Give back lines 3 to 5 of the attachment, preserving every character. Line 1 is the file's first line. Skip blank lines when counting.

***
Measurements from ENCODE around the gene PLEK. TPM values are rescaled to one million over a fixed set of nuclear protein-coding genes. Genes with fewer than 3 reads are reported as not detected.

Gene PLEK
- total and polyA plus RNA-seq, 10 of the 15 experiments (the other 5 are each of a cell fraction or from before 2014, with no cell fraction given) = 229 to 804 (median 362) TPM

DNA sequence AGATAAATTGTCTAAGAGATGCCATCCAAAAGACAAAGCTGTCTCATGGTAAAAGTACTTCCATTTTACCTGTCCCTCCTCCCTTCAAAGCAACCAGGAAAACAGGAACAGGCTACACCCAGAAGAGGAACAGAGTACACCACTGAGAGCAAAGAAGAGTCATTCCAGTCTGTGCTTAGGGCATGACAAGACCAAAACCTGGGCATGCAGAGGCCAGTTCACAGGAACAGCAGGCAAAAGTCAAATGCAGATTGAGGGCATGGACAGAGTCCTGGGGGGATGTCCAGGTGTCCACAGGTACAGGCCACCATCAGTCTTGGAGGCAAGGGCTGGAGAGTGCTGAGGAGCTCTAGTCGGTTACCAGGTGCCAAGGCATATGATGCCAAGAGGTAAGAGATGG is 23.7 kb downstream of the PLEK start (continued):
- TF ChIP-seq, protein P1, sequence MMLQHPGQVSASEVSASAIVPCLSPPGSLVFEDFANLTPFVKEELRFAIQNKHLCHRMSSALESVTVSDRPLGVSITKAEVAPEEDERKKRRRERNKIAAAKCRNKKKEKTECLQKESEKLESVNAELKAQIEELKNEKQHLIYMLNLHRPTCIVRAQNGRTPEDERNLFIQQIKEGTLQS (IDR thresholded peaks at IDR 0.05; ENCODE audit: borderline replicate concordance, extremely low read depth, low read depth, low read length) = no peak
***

- total and polyA plus RNA-seq, 10 of the 15 experiments (the other 5 are each of a cell fraction or from before 2014, with no cell fraction given) = 229 to 804 (median 362) TPM

DNA sequence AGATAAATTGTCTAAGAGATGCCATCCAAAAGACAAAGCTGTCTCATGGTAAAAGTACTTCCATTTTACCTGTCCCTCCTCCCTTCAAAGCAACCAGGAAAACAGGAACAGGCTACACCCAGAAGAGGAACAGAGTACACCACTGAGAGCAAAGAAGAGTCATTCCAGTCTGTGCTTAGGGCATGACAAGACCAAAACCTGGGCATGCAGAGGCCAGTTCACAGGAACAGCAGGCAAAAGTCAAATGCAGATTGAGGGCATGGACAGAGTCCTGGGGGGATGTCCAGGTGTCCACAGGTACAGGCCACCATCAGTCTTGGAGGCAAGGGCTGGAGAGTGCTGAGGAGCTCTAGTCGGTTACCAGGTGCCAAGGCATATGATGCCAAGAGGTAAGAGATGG is 23.7 kb downstream of the PLEK start (continued):
- TF ChIP-seq, protein P1, sequence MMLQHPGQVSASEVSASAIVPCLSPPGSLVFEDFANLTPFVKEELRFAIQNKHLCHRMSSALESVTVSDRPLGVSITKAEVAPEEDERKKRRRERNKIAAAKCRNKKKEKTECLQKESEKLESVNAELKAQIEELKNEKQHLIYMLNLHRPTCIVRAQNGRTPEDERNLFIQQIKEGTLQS (IDR thresholded peaks at IDR 0.05; ENCODE audit: borderline replicate concordance, extremely low read depth, low read depth, low read length) = no peak